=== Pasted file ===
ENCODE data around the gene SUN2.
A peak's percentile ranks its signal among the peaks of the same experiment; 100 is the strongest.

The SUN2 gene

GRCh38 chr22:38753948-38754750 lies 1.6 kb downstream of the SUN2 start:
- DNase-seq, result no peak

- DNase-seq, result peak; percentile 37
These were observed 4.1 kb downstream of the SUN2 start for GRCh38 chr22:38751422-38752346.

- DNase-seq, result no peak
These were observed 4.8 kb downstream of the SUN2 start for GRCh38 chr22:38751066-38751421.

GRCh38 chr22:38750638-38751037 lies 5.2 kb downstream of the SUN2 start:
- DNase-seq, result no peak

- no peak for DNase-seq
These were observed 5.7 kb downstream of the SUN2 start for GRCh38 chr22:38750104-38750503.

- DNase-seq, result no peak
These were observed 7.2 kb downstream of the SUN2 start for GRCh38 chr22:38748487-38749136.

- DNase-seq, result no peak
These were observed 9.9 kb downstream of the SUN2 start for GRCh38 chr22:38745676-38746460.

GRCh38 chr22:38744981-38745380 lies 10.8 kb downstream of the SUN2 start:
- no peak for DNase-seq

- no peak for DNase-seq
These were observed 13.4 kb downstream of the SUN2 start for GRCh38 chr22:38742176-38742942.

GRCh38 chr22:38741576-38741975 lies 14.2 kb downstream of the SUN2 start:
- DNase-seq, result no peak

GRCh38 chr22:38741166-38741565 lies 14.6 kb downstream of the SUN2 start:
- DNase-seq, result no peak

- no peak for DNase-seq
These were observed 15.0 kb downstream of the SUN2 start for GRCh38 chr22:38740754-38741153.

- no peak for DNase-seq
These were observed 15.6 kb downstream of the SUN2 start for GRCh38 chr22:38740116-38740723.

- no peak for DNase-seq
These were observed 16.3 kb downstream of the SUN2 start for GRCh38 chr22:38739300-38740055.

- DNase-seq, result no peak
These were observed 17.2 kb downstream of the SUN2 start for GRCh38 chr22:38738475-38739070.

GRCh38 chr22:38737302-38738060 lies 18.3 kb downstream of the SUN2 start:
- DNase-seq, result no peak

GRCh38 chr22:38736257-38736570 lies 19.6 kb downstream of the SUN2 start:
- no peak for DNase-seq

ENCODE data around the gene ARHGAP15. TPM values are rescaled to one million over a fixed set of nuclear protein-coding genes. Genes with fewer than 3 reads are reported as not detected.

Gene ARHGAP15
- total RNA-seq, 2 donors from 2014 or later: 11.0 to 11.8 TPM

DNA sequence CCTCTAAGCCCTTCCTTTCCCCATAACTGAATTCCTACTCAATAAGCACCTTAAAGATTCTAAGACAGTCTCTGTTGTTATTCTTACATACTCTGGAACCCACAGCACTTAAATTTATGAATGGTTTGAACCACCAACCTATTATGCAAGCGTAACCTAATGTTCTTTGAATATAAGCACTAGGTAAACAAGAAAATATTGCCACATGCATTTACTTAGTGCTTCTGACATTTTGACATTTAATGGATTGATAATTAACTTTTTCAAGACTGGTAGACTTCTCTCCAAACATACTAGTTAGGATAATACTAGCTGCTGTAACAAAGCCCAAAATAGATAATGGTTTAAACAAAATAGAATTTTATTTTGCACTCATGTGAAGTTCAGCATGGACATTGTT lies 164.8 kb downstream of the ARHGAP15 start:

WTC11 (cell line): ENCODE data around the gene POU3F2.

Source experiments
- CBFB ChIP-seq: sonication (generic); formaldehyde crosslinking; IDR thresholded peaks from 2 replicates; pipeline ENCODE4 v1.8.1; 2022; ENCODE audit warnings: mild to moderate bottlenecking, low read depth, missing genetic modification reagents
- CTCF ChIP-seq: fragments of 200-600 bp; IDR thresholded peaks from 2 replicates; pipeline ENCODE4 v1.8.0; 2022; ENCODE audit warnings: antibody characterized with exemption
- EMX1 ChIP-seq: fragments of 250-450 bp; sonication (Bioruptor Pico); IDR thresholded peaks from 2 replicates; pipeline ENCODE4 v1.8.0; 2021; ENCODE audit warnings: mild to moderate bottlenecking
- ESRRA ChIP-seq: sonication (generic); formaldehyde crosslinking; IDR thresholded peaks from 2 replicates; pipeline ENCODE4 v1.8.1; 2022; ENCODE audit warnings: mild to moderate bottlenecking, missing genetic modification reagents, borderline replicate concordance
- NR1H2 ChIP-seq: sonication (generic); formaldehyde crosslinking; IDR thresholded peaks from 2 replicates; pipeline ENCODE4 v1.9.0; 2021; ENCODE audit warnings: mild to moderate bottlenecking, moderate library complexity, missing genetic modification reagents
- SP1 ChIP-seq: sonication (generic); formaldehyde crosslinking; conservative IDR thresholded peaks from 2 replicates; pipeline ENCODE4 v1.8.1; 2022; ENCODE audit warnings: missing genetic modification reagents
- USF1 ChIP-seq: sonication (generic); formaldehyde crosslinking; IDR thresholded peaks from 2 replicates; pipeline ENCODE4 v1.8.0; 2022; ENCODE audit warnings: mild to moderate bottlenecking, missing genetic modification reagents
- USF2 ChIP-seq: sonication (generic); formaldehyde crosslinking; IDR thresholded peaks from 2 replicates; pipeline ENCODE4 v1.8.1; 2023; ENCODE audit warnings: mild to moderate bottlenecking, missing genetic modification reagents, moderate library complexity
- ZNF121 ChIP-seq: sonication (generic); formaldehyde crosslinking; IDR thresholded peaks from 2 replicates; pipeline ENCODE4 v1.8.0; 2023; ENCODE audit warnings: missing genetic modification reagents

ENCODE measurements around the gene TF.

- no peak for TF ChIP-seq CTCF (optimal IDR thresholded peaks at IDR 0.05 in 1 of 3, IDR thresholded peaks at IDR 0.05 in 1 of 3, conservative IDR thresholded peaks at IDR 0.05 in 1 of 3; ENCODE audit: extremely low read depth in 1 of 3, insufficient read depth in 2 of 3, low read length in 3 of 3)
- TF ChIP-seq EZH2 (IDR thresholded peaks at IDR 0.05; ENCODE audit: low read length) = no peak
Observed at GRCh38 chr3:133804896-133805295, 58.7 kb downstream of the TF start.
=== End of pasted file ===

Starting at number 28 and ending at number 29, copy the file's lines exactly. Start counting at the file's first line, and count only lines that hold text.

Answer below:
- no peak for DNase-seq
These were observed 15.6 kb downstream of the SUN2 start for GRCh38 chr22:38740116-38740723.